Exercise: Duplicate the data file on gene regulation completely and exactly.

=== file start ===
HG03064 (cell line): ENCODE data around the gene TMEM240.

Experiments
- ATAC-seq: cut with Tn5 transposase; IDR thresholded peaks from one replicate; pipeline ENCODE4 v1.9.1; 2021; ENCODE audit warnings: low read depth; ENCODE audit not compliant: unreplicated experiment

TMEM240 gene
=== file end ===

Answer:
HG03064 (cell line): ENCODE data around the gene TMEM240.

Experiments
- ATAC-seq: cut with Tn5 transposase; IDR thresholded peaks from one replicate; pipeline ENCODE4 v1.9.1; 2021; ENCODE audit warnings: low read depth; ENCODE audit not compliant: unreplicated experiment

TMEM240 gene